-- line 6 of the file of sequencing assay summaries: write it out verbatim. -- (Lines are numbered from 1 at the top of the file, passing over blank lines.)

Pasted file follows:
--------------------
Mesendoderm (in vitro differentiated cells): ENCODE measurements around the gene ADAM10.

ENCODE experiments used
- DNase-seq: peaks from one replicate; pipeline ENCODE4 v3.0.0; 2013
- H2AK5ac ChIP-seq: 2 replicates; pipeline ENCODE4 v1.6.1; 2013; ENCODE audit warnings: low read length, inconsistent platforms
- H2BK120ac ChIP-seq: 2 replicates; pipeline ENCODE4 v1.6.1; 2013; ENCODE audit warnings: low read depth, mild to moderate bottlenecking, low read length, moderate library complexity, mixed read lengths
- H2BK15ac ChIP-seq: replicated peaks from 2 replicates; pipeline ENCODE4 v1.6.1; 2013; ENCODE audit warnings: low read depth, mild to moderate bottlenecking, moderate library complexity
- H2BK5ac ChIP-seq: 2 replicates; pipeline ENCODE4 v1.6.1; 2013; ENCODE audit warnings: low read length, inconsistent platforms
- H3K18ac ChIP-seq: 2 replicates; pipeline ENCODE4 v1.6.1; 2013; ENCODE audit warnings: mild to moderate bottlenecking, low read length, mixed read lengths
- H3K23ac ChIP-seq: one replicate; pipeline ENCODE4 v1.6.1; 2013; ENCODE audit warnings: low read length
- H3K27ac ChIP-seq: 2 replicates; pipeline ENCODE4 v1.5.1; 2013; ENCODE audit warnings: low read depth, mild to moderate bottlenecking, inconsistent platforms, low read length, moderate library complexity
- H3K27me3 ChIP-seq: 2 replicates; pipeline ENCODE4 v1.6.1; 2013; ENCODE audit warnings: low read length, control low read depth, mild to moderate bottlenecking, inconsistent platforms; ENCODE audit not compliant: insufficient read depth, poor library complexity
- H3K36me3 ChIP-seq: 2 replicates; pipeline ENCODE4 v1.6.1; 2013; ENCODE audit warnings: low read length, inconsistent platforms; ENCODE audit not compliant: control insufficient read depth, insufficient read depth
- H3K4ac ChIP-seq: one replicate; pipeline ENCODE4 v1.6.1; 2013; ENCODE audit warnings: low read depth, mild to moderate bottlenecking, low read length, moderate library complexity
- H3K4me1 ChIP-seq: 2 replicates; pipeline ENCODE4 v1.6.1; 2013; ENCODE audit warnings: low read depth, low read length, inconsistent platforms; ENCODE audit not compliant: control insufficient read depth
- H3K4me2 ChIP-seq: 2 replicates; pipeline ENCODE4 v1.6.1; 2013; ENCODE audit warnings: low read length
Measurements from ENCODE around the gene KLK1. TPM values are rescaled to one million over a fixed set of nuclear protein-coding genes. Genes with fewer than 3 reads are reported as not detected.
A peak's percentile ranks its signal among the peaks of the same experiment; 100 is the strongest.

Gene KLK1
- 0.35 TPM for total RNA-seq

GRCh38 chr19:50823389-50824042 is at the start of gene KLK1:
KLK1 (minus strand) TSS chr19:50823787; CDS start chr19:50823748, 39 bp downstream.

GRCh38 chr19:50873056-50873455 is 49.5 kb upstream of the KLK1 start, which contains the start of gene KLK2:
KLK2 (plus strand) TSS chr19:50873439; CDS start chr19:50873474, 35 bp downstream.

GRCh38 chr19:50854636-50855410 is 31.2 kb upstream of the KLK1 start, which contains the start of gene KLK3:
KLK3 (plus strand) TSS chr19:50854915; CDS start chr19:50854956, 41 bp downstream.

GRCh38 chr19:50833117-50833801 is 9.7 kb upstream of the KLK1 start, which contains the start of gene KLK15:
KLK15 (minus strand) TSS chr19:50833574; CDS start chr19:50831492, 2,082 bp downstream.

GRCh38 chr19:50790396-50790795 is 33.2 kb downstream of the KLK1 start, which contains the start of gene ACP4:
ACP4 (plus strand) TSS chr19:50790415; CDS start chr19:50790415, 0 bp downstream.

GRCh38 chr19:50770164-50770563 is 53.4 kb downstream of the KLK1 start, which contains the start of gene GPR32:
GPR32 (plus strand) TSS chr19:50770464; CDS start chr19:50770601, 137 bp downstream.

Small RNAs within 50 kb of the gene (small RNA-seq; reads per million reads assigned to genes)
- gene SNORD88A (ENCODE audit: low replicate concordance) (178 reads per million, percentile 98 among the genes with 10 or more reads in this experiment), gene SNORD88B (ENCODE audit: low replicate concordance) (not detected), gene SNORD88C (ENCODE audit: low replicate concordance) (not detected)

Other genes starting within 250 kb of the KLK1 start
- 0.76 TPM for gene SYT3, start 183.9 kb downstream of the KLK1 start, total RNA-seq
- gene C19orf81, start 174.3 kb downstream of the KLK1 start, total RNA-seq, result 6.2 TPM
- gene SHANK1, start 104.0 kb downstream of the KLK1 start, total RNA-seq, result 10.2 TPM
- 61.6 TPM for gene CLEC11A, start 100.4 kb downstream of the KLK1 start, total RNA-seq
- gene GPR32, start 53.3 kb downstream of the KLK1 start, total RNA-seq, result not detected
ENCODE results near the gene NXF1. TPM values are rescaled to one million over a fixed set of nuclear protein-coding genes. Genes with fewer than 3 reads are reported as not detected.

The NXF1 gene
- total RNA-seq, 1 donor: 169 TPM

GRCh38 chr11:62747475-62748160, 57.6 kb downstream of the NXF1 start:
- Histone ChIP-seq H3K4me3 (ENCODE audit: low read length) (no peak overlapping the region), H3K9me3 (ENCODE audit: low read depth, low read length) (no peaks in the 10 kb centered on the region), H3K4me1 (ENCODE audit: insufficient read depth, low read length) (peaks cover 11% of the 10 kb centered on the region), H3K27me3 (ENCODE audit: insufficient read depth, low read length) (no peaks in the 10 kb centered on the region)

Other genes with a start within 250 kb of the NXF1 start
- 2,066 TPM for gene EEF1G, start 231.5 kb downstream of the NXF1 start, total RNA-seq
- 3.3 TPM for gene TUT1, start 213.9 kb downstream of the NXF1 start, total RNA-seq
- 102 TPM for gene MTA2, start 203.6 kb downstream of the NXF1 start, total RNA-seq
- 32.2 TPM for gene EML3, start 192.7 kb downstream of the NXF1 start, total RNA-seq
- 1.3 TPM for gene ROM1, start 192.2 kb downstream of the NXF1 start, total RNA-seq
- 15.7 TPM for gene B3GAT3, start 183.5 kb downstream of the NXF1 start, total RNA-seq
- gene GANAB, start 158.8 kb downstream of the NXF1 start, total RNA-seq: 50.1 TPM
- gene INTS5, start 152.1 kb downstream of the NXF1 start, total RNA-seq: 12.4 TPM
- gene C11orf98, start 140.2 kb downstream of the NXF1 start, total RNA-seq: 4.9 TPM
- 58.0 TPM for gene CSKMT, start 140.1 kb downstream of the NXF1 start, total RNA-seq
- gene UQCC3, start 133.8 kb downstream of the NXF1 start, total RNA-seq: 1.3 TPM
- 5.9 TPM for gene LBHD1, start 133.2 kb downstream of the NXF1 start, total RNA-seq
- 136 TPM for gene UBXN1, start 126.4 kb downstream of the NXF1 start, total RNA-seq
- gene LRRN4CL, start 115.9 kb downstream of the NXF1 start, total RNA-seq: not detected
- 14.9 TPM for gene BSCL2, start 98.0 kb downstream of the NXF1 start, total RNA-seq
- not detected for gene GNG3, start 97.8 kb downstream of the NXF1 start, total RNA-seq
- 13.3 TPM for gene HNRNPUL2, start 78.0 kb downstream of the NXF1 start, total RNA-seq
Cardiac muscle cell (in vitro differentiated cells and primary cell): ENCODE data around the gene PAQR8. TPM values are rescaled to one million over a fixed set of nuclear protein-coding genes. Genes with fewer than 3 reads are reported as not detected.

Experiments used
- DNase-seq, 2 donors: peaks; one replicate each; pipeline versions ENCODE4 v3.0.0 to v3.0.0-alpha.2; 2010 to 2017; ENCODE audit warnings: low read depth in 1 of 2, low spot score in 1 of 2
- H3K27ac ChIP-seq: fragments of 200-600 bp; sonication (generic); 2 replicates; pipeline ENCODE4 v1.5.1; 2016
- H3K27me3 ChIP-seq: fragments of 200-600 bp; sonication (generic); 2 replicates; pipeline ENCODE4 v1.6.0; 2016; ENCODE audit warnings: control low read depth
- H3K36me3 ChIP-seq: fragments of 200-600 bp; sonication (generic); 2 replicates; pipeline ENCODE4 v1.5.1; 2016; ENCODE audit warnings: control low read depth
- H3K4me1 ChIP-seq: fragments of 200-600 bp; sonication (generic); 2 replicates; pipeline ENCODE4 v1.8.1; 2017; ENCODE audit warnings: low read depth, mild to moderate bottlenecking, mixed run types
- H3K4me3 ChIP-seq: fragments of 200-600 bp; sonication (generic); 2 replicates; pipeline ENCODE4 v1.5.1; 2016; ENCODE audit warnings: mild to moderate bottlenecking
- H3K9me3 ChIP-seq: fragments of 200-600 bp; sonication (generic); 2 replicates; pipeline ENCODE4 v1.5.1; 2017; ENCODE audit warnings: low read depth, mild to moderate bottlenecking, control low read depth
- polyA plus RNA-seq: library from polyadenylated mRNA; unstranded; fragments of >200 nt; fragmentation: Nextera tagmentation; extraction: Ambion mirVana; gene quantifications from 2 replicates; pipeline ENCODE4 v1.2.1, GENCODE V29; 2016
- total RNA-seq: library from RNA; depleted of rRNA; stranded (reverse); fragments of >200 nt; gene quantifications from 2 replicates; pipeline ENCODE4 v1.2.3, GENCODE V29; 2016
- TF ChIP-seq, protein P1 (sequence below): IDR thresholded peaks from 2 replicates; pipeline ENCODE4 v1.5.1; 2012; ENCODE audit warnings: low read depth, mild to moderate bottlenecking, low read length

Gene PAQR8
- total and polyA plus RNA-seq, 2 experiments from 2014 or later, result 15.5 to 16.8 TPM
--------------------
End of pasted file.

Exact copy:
- H2BK15ac ChIP-seq: replicated peaks from 2 replicates; pipeline ENCODE4 v1.6.1; 2013; ENCODE audit warnings: low read depth, mild to moderate bottlenecking, moderate library complexity